What a concept!
We had an interesting discussion in guild chat last night. Caraway, our GM, is a pally tank, and was raging about pugs wanting to rush through the content, and wanting the tank to know every fight going in. One of the other members chimed in, and noted that this is pretty much how WoW is played. Before you tackle content, you read up on it, make sure you’re geared, gemmed, enchanted appropriately, etc.
Caraway made a couple very good points last night. One sounded very familiar. Blizzard worked on Cataclysm for over two years. Why does everyone try to finish it as fast as possible? Hmmm…. I’m fairly certain I heard similar rumblings from a mage that shall remain nameless, during Wrath.
The other, and more telling, point Caraway made, was that somewhere, sometime, someone went through this content without the benefit of guides, advice, perfectly tuned gear and specs, etc. Does that somehow mean that they’re better, smarter, or more capable than we? I really doubt most of us would say “well, yeah! They’re WoW gods!” The fact of the matter is, they were lucky enough to get into beta, and have a crack at it. Or, on the Live realms, chances are their guild had a commitment to be the first, and they tackled it blind.
One of our other members chimed in with some valid points. It’s very hard to find people who are willing to tackle content that way. Most people are caught up in the “NEED MOAR GEER!” mindset. And further, they look upon anyone who doesn’t know the fights as a noob.
Um, no. All it means is they don’t know the fight. They may know how to play their class perfectly well. Which Caraway proved in a pug last night by turning off chat bubbles, switching to the combat log, and tanking Blackrock Caverns, successfully, without any prior prep.
Caraway and I work together, and we started talking about last night’s chat, and he came up with an idea that I quickly band-wagoned on. Moonlight Requiem is the most casual of guilds. Basically, you have people to talk to on guild-chat, and we try help each other as we can, but no one really makes a point of helping someone level, or whatever. When one of our members was getting ganked in Hyjal, I dropped what I was doing and went to help. those of us that know each other outside the game will run together somewhat. Things are pretty loose, though. Which, given my own distaste for pugs, has been a bit of a drag.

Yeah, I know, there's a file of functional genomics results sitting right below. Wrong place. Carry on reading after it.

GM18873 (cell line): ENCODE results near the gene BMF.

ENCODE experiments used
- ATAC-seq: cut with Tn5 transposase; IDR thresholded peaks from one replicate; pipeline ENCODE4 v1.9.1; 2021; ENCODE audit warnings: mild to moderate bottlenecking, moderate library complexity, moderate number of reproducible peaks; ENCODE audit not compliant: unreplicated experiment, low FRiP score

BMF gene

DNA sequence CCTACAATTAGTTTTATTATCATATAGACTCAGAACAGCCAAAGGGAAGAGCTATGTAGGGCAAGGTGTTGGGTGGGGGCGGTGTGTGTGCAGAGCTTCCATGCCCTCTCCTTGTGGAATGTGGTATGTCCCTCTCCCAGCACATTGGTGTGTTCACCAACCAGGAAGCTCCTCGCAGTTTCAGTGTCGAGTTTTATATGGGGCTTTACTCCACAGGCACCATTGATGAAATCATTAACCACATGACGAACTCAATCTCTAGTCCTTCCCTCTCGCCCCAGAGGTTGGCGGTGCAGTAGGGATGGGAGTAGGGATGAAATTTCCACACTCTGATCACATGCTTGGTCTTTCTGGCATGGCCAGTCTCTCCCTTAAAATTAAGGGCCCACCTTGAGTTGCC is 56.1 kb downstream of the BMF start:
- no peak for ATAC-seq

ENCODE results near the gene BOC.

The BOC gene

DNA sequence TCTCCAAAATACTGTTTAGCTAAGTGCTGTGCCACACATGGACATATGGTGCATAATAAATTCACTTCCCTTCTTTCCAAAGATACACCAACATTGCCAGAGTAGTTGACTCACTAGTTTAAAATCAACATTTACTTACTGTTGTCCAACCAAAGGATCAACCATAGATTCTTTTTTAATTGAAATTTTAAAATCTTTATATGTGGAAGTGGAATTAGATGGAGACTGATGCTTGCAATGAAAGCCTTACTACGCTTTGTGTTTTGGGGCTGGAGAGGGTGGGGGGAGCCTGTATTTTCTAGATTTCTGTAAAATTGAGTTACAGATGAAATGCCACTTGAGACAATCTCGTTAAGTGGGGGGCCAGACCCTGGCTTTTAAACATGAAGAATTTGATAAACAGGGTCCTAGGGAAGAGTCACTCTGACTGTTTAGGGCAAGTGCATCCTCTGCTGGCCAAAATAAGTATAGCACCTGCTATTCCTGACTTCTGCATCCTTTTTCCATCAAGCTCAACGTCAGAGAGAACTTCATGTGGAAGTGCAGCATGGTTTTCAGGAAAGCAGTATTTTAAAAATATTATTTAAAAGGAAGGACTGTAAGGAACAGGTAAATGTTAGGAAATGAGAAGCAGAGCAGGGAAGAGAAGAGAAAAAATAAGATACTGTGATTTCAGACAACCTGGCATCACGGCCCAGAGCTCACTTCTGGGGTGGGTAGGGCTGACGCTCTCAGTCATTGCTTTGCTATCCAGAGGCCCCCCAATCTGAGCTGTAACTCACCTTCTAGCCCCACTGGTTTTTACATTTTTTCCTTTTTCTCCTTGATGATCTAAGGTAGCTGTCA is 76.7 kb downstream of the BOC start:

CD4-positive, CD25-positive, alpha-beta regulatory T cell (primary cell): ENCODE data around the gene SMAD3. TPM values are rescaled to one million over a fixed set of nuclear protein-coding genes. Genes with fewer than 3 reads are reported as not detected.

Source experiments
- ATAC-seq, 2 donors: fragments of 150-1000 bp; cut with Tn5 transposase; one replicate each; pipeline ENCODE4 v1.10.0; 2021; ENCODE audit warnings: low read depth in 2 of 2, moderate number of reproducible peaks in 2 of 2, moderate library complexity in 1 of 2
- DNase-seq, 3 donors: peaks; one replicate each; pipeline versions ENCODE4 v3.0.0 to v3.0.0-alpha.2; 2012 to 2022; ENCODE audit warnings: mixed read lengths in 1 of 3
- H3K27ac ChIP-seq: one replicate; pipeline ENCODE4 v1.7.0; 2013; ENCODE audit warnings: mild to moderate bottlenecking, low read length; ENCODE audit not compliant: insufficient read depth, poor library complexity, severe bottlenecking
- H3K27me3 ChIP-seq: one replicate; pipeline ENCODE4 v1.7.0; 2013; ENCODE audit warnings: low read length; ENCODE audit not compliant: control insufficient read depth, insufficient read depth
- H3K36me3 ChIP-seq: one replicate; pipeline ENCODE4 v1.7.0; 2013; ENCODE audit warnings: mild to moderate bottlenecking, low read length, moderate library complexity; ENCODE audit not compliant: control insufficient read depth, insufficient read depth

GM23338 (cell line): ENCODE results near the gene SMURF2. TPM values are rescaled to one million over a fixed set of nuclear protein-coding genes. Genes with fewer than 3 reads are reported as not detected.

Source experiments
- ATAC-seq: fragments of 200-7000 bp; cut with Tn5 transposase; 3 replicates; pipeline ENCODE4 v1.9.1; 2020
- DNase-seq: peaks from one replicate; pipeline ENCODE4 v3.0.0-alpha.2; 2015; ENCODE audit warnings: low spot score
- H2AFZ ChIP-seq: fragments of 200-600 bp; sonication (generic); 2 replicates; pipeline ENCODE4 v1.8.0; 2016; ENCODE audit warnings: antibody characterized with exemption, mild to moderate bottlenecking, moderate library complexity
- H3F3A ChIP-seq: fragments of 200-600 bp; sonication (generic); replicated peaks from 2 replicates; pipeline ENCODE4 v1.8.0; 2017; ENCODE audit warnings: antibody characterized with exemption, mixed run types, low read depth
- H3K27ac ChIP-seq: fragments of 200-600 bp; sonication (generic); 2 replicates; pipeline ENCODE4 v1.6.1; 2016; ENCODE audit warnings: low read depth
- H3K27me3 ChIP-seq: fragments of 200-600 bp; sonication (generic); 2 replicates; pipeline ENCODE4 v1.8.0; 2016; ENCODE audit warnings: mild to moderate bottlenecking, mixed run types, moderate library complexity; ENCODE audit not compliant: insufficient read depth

However, that may be about to change. Caraway announced to me this morning that we’re forming our own Explorer’s League, within the guild. He’s completely committed to people doing their own thing, and keeping things casual, but last night reinforced the problem with the prevailing view in WoW, and this is how we hope to resolve it in our little corner of Azeroth.
The Explorer’s League is going to be for those players who don’t want to rush through content as fast as possible, as painlessly as possible. We’re not excluding anyone; they’re welcome to run with us. Just don’t tell us how to play. Our devil’s advocate made a good point last night: “So, what if I know the fight? What, am I supposed to pretend I don’t?” Nope. Play your toon. Just don’t spoil it for the rest of us.
See, what get’s lost in the heat of discussion is a simple fact of human evolution. If someone constantly solves your problems for you, you never learn to solve problems yourself. As a parent, I’ve spent my last fifteen-plus years letting my kids go through unpleasant experiences that I might have spared them. It’s hard, especially as a parent. But that’s the only way they really learn. You can tell someone not to stand in the fire. But until they stand in it for themselves, and die, sometimes it just doesn’t sink in.
It’s an experiment. I’m optimistic that it will be a productive one.